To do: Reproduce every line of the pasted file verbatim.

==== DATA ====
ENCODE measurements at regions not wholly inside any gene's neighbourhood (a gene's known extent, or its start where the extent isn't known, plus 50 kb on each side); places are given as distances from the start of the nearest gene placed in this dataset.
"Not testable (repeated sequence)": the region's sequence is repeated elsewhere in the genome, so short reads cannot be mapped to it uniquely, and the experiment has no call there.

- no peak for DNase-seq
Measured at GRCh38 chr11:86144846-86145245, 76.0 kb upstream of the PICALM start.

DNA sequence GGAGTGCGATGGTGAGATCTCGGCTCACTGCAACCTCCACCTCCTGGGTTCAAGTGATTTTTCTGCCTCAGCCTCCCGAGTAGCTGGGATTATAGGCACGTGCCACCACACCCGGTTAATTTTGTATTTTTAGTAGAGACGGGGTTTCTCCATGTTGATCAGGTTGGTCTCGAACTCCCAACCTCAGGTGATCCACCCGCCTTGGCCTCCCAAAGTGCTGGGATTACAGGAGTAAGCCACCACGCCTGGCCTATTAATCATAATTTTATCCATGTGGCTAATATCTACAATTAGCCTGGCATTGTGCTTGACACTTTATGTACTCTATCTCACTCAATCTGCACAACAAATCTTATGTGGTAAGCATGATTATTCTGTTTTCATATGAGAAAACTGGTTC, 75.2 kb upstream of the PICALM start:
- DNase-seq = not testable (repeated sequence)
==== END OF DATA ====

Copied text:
ENCODE measurements at regions not wholly inside any gene's neighbourhood (a gene's known extent, or its start where the extent isn't known, plus 50 kb on each side); places are given as distances from the start of the nearest gene placed in this dataset.
"Not testable (repeated sequence)": the region's sequence is repeated elsewhere in the genome, so short reads cannot be mapped to it uniquely, and the experiment has no call there.

- no peak for DNase-seq
Measured at GRCh38 chr11:86144846-86145245, 76.0 kb upstream of the PICALM start.

DNA sequence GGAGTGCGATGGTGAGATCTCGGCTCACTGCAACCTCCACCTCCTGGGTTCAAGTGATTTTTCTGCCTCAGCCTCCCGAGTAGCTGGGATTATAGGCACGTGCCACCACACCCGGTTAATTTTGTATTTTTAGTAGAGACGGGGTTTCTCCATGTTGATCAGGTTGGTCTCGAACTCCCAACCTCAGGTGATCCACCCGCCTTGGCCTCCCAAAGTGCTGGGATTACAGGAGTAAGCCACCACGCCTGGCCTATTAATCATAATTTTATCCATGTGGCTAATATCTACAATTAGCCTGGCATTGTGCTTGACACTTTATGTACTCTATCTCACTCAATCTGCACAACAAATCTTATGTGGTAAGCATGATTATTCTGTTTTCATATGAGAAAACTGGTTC, 75.2 kb upstream of the PICALM start:
- DNase-seq = not testable (repeated sequence)